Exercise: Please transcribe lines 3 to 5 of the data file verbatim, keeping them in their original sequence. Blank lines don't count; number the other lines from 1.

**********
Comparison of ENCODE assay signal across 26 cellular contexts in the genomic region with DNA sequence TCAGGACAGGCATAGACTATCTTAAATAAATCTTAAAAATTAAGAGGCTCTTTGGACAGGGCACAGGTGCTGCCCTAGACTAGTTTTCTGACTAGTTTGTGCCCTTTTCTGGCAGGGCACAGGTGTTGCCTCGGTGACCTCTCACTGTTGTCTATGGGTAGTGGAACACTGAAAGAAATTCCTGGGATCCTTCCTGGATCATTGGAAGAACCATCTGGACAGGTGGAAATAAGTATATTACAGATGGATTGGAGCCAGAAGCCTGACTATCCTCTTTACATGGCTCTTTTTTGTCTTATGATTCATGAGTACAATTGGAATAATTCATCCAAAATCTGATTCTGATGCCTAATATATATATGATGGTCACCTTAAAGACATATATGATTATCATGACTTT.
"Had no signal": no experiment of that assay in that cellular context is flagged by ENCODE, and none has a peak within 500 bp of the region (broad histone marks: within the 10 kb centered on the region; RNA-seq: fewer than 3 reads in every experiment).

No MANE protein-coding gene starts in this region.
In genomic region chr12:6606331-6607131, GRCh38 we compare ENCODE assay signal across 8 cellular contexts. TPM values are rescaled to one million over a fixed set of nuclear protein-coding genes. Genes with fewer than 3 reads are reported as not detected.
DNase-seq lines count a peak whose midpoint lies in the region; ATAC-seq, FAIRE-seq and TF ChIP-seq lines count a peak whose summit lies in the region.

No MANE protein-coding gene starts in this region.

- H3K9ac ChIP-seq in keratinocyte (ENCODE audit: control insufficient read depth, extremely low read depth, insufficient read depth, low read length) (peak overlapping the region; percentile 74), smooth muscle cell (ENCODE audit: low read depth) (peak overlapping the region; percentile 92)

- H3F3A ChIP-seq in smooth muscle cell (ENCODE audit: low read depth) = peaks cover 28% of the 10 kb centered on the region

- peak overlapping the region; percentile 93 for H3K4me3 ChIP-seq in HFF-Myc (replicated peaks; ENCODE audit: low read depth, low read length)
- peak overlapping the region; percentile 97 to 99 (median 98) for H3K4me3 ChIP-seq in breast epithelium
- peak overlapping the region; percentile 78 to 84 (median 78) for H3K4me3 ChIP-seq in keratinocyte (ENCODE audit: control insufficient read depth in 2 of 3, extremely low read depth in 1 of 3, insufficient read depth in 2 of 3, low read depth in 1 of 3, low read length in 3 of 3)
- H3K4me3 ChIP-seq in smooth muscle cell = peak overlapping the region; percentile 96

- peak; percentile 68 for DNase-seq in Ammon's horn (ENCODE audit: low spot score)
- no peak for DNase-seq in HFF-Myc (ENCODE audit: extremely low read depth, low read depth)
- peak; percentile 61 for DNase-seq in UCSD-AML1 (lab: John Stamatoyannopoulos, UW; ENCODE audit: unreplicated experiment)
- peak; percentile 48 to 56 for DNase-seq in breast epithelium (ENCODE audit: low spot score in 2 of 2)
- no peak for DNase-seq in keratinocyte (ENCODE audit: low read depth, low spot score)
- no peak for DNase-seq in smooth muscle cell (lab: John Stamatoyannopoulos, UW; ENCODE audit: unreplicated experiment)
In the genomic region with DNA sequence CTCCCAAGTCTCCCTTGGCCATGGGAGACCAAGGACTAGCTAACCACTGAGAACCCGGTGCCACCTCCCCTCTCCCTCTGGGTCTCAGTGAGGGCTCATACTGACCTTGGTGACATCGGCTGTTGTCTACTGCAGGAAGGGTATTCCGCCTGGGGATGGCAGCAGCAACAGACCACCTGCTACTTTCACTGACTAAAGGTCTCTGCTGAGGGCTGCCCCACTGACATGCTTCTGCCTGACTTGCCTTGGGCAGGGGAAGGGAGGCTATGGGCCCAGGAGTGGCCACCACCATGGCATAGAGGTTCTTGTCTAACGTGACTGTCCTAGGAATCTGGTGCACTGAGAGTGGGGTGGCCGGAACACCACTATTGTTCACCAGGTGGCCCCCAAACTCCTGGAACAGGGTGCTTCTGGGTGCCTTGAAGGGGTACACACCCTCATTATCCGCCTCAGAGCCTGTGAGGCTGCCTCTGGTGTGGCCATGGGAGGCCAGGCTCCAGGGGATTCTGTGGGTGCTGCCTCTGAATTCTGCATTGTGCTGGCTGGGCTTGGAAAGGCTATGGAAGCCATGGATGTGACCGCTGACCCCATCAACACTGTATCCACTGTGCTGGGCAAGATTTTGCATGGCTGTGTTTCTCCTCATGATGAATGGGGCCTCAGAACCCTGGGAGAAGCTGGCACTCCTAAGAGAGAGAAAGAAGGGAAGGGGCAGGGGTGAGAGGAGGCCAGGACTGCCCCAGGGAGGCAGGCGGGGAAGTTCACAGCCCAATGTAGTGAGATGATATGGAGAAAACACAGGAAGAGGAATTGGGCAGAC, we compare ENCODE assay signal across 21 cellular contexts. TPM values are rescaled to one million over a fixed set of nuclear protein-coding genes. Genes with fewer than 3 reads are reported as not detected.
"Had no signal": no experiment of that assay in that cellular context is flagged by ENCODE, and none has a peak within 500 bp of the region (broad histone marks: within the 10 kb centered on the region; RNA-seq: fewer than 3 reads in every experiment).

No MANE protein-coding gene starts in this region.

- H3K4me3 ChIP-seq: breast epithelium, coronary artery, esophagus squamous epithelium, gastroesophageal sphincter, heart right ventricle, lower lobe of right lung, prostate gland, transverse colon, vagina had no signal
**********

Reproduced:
No MANE protein-coding gene starts in this region.
In genomic region chr12:6606331-6607131, GRCh38 we compare ENCODE assay signal across 8 cellular contexts. TPM values are rescaled to one million over a fixed set of nuclear protein-coding genes. Genes with fewer than 3 reads are reported as not detected.
DNase-seq lines count a peak whose midpoint lies in the region; ATAC-seq, FAIRE-seq and TF ChIP-seq lines count a peak whose summit lies in the region.